How to Maintain A Home Standby Generator
If you live in an area where the power gets knocked out often by heavy wind and inclement weather, then you’re likely going to need to use a generator on a somewhat regular basis. But whether you’re using a portable unit or your home has transfer switches for generators, you want to be sure that your backup power supply is always ready to go through any emergency.
But some homeowners aren’t exactly sure what they need to do or how often to do it. Think about your automobile. What type of maintenance to provide to your car and on what kind of timetable? After all, your motor vehicle is similar in that it has an engine that must always run at top performance. You wouldn’t neglect your automobile so you certainly don’t want to do it to your standby generator.
Here are some important maintenance tips to help ensure that your generator is fully operational the next time the power goes down and you’re left in the dark.
Check the Owner’s Manual
You should really read through this cover to cover because it will tell you everything there is to know about operating and maintaining your standby generator. Many generators are designed and manufactured differently and that could affect the maintenance requirements of one versus another. The owner’s manual that comes with your generator has very important information to keep the unit working properly.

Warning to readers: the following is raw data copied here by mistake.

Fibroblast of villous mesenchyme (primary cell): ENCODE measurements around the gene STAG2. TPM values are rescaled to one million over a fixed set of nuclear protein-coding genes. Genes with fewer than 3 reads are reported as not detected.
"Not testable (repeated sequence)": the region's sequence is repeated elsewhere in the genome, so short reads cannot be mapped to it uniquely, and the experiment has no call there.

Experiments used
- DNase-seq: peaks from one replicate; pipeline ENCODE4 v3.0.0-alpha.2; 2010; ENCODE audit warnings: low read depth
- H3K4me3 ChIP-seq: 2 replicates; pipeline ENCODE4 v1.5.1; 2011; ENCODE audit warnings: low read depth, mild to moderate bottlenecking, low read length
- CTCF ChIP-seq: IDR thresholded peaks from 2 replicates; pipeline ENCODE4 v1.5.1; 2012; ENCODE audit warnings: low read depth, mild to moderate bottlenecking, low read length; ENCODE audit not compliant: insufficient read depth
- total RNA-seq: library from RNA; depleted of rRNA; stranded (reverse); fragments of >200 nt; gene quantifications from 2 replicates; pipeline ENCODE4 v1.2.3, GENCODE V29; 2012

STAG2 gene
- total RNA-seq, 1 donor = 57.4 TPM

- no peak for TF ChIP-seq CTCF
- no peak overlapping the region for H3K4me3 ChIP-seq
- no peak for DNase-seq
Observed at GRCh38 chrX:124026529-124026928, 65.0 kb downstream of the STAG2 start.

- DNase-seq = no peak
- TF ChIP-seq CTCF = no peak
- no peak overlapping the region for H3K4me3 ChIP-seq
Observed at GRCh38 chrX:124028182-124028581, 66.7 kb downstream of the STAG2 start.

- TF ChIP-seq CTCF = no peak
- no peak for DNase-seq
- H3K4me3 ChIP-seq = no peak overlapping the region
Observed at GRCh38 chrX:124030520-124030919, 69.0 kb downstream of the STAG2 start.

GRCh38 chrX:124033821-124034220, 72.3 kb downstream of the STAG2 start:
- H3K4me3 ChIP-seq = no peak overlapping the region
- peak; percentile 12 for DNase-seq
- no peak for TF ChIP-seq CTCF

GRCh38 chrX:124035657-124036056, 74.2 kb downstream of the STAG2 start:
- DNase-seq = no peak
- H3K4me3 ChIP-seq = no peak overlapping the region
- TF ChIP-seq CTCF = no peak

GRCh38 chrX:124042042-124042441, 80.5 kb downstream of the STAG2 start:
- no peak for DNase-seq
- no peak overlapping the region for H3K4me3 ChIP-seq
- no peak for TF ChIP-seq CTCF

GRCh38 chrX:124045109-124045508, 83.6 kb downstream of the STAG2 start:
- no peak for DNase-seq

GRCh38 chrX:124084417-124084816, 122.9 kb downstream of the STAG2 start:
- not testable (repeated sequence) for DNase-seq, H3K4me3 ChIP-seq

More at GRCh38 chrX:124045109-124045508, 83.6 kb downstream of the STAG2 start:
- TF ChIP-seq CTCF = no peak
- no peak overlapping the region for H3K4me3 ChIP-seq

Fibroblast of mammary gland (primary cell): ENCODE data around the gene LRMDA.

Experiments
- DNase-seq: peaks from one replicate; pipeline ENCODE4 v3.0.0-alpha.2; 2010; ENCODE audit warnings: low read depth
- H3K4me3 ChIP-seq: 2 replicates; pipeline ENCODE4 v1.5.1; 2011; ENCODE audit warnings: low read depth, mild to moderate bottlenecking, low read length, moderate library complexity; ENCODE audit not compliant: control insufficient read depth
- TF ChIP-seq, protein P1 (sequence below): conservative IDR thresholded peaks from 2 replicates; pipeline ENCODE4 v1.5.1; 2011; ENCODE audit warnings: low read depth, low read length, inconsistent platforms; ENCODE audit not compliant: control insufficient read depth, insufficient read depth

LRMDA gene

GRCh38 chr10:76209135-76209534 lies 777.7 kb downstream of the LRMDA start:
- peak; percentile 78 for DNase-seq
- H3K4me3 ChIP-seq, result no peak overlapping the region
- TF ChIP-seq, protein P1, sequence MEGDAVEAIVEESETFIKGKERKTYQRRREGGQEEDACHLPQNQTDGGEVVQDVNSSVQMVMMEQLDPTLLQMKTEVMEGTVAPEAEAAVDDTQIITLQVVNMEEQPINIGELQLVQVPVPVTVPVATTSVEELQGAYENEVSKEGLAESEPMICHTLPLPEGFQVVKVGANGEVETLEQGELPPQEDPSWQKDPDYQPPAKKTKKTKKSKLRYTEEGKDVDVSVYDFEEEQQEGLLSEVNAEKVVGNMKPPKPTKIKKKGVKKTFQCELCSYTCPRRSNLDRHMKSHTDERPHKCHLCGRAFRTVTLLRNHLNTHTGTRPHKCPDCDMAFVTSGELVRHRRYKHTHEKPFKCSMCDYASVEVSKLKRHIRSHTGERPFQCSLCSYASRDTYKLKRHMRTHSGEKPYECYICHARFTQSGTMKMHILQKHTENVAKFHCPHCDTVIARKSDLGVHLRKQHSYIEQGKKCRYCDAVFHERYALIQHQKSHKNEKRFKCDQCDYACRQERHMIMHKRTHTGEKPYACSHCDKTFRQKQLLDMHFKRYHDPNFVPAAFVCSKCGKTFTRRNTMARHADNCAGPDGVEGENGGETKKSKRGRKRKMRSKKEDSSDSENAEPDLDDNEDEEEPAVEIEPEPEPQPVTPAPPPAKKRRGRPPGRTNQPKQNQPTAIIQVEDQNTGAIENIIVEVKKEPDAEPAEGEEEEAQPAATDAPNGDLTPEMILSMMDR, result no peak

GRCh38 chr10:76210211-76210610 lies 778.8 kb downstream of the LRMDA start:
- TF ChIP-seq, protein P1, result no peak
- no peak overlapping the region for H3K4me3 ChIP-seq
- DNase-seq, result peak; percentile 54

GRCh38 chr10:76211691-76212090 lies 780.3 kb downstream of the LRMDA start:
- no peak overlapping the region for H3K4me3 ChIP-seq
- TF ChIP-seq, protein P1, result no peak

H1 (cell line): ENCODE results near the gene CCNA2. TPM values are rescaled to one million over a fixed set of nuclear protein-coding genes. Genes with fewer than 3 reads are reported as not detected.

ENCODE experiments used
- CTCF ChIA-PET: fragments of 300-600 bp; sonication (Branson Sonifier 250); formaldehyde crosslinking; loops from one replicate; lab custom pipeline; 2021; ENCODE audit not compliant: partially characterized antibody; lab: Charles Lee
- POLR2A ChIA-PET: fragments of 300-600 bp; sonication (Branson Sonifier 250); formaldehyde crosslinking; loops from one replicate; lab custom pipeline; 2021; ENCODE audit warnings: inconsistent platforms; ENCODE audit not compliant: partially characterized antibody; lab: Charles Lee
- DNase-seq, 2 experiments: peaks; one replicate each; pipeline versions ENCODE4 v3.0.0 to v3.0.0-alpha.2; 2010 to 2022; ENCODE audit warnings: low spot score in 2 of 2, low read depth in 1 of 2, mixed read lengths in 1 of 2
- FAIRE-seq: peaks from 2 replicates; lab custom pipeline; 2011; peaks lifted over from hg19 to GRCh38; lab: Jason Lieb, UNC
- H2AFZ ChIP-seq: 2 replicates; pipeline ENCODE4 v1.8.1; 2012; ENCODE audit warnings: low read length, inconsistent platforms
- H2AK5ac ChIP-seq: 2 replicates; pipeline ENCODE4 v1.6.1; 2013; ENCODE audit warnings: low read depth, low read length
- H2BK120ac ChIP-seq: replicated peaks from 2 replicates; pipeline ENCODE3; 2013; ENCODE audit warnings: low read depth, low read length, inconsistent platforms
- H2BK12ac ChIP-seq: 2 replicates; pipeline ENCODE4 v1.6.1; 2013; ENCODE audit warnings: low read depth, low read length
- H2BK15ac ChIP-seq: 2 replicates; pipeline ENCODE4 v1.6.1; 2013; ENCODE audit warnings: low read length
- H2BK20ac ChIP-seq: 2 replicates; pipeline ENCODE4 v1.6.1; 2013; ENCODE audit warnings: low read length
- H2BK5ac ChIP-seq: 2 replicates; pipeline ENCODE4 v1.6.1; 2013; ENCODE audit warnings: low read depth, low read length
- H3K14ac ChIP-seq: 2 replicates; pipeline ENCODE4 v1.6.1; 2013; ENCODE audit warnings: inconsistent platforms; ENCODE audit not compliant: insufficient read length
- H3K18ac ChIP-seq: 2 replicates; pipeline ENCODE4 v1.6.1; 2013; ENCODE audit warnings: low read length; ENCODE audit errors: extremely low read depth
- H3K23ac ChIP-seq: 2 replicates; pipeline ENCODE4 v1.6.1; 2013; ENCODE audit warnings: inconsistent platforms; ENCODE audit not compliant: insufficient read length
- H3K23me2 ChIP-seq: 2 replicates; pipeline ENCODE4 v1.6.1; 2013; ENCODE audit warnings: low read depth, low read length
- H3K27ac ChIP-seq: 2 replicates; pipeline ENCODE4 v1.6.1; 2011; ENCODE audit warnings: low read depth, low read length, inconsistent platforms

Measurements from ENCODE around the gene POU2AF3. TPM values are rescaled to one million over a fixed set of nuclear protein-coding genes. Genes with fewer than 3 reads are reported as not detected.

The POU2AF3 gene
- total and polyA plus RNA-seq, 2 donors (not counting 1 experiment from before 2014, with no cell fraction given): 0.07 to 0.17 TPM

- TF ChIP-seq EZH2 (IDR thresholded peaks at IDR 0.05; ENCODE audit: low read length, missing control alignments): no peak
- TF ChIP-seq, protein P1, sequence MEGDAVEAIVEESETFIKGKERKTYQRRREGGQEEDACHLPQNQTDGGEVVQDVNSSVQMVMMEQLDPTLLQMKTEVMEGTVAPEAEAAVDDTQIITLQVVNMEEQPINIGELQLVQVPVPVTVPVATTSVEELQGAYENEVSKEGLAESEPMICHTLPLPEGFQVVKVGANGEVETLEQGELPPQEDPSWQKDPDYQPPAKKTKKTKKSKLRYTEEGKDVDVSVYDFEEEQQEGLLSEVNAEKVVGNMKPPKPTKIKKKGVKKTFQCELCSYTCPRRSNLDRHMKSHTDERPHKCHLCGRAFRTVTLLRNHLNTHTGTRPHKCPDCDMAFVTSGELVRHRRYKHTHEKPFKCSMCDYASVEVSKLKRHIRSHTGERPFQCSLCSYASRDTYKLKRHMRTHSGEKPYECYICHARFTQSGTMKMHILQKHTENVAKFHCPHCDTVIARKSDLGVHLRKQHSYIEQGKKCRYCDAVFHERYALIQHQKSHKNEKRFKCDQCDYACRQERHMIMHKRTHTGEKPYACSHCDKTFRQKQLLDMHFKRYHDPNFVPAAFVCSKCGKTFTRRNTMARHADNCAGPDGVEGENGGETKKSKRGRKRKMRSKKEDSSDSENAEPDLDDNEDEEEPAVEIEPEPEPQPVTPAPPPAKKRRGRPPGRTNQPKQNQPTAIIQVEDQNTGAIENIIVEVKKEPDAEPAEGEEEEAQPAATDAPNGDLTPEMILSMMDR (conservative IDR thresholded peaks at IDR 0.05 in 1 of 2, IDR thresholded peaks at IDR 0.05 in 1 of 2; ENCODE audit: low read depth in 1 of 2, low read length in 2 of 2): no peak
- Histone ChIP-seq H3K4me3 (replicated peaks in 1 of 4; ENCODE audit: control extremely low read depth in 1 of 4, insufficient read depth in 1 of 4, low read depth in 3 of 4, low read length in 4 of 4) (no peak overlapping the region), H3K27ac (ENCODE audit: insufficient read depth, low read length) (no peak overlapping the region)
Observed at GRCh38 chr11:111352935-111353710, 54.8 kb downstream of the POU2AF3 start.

Think about your automobile and how often you maintain it. Same thing with your generator. But while you may change your oil every three thousand miles, your generator’s engine doesn’t need the oil changed as frequently. You should check the levels often, but you only need to change it every two years or after 200 hours of operation.
Changing your oil is also pretty easy to do, just drain the old stuff and pour in the new stuff. That’s it. If you’re not sure where or how to do it on the unit, your owner’s manual will explain.
In order for your generator to work properly, you need to ensure the unit gets proper, clean airflow through the system. That’s where your air filter comes in. You need to change it out every so often so you’re not choking the unit and preventing clean airflow from getting through.
Much like your car, the spark plugs are an essential component for ensuring that your generator is operating smoothly. But you don’t need to give these a look every time you plan to run the unit, just pop them out every once a year and check them out. You want to be sure they aren’t showing significant signs of serious wear and tear.
If your generator’s spark plugs do look old, worn out, and ragged, toss them in the trash and put in new ones. Trust me, when the house is dark and you can’t get the generator started, the last thing you want to do is check to see if the spark plugs are in good shape.